For all important surveys, the datum selected is the mean sea level at a certain place. The mean sea level may be defined as the mean level of the sea, obtained by taking the mean of all the height of the tide, as measured at hourly intervals over some stated period covering a whole number of complete tides, The mean sea level, defined above shows appreciable variations from day to day, from month to month and from year to year. Hence the period for which observations should be taken depends upon the purpose for which levels are required. The daily changes in the level of sea may be more. The monthly changes are more or less periodic. The mean sea level in particular month may be low while it may be high in some other moths. Mean sea level may also show appreciable variations in its annual values. Due to variations in the annual values and due to greater accuracy needed in modern geodetic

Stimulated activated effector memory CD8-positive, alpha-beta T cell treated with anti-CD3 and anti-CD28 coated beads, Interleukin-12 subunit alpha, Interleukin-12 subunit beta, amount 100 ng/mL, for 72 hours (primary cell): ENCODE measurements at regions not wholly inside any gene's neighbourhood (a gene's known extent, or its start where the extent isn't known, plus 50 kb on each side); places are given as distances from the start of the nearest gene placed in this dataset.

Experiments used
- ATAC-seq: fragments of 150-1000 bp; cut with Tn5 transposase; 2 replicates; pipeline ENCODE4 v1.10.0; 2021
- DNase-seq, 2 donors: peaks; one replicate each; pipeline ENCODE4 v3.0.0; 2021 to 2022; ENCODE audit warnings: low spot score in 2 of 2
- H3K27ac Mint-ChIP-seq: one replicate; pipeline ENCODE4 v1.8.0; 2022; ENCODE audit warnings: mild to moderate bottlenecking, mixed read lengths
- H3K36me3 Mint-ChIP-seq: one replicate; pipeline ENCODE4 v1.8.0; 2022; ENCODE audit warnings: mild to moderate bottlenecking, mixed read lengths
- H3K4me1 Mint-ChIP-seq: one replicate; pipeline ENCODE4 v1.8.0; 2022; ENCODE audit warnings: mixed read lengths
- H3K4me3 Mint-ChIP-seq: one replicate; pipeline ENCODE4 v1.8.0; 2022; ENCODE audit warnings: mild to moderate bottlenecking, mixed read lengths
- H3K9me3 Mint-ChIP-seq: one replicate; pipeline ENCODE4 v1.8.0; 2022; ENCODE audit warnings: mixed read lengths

levelling, it is essential to base the mean sea level on observations extending over a period of about 19 years. During this period, the moon’s nodes complete one entire revolution. The

height of mean sea level so determined is referred to the datum of tide gauge at which the observations are taken. The point or place at which these observations are taken is known as a tidal station. If the observations are taken on two stations, situated say at a distance of 200 to 500 kms on an open coast, one of the station is called primary tidal station while the other is called secondary tidal station. Both the stations may then be connected by a line of levels.